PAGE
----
Rape victims deserve special protections. They should be treated with dignity and respect by law enforcement and medical personnel. They should not be identified by the news media. Their sexual history should be irrelevant.
To do otherwise would further victimize them -- and discourage other victims from reporting crimes by sexual predators.
How should we strike the balance, however, when the hard-fought rights of rape victims conflict with the legal rights of the accused? What safeguards prevent the wrong man from being incarcerated, either because of mistaken identity or, in rare instances, a fabricated accusation?
Few cases illustrate this complicated clash of rights better than the one involving Darrell Williams, an Oklahoma State University basketball player convicted of rape by instrumentation in July. As I have written, "Amy" and "Beth" alleged that Williams groped them by thrusting his hand into their pants at an off-campus party in Stillwater in 2010.
But there was no physical evidence or witnesses who corroborated their allegations, and police used a discredited method to identify Williams. Race also may have played a role in the case since the accusers are white and Williams is black -- an important factor in the numerous wrongful convictions involving mistaken identity. And, the jury that found Williams guilty was comprised of 11 whites and one Asian.
Following up, I reported that Amy had, in fact, confused Williams with a teammate at the party. Although Amy testified that she had asked "Darrell Williams" if he had taken her ID and 10 dollars, she actually had posed this question to Jarred Shaw -- an OSU player strikingly similar in height, weight and skin tone to Williams. Beth, meanwhile, made a similar mistake about another party-goer who was no longer on the team.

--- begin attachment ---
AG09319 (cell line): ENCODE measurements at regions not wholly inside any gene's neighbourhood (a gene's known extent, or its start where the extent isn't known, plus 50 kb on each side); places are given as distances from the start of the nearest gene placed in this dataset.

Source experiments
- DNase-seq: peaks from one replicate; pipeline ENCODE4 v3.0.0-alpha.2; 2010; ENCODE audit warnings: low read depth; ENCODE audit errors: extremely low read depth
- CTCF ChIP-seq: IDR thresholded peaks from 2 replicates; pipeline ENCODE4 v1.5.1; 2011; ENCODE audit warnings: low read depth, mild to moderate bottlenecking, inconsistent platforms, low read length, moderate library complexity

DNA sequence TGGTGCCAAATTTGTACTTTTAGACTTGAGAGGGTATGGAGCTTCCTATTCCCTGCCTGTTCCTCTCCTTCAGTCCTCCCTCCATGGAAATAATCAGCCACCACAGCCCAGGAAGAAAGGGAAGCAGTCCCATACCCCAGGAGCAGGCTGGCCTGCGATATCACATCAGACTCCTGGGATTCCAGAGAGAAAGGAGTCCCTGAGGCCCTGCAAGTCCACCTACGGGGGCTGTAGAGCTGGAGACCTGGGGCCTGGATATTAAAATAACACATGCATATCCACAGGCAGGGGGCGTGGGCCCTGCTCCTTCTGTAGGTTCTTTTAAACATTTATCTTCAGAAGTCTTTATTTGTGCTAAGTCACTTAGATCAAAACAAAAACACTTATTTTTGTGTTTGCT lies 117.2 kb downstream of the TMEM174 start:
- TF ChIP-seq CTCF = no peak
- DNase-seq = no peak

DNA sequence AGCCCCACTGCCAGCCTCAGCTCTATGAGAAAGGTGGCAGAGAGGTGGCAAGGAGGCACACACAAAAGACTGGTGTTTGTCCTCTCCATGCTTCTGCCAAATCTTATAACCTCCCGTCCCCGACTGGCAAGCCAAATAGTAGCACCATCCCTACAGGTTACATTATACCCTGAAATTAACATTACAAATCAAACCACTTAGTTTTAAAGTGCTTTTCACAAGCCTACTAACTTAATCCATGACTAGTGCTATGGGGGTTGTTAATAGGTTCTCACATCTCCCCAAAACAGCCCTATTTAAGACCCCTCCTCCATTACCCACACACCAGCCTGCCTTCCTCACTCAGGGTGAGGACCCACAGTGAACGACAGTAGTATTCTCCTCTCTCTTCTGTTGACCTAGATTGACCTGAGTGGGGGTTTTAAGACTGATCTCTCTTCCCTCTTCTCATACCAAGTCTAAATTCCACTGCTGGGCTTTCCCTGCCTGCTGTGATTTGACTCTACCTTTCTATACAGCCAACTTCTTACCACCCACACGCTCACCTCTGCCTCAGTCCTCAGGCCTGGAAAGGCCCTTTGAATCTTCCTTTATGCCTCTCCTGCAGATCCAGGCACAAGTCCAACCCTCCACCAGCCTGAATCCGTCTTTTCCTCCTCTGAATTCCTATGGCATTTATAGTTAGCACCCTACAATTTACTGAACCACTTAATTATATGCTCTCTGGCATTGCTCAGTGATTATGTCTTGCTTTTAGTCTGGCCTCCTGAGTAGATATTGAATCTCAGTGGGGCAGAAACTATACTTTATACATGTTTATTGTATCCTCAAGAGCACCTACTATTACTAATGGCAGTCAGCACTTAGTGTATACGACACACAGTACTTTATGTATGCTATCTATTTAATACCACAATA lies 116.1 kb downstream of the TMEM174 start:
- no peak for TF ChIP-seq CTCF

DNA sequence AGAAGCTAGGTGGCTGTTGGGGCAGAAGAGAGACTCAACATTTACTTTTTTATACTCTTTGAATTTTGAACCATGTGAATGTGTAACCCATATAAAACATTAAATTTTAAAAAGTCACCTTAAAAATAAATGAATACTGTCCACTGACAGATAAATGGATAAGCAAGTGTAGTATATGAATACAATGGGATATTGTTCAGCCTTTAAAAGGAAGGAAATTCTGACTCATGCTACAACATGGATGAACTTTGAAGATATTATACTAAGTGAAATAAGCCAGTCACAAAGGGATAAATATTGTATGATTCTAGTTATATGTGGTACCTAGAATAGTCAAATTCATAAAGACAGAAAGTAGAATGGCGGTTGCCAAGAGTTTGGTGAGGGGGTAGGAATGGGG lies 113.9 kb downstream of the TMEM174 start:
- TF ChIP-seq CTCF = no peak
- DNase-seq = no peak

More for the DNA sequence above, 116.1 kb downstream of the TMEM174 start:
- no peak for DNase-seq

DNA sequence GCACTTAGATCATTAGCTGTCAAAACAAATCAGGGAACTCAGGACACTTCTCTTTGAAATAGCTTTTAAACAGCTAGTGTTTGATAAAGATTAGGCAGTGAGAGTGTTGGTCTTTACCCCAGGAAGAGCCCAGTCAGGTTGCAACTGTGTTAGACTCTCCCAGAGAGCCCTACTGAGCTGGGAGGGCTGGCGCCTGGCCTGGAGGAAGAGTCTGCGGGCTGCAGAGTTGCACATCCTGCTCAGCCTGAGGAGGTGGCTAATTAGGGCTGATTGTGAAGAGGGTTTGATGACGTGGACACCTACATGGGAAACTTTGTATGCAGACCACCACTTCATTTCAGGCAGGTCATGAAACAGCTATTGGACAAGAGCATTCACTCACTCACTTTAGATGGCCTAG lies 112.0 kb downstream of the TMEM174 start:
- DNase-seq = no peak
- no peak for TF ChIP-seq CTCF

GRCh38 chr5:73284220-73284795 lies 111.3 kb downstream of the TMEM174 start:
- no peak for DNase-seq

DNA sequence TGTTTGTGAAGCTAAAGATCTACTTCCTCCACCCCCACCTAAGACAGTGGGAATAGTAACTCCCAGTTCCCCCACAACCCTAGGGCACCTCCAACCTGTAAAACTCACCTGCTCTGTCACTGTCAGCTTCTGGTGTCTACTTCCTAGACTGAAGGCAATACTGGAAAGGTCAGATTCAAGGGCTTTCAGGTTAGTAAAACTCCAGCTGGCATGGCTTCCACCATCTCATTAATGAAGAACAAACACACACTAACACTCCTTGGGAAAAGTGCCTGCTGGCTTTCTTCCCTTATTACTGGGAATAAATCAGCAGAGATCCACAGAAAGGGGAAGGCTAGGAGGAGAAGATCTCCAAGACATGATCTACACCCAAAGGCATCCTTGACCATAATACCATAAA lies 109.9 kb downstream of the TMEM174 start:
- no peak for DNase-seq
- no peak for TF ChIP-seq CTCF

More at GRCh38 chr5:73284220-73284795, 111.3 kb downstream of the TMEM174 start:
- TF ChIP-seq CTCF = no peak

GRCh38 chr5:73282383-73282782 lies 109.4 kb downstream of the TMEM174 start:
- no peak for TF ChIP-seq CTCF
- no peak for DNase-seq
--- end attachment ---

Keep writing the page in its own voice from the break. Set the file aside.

So, what are the obligations of Williams' lawyers in challenging the claims of his two accusers? On the one hand, the lawyers are advocates for their client, who has steadfastly professed his innocence -- and passed two lie detector tests. On the other hand, they must take care not to attack Amy and Beth, further traumatizing them while alienating the jury in the process.
Faced with this dilemma, a way to preserve everyone's rights would be to gently question whether the accusers made innocent mistakes. If the lawyers had to blame someone, why not the cops, who erred by showing the accusers a team photo instead of individual shots, of teammates and non-players, in street clothes. That would have helped prevent the confusion that is rampant in cross-racial identification cases.
Indeed, Williams' lawyers are bidding for a new trial based, in part, on mistaken identity. Judge Phillip Corley is expected to decide their motion on Sept. 28 after both sides recently requested another delay. If he denies the bid, Williams will likely be sentenced to serve at least two years in an Oklahoma prison.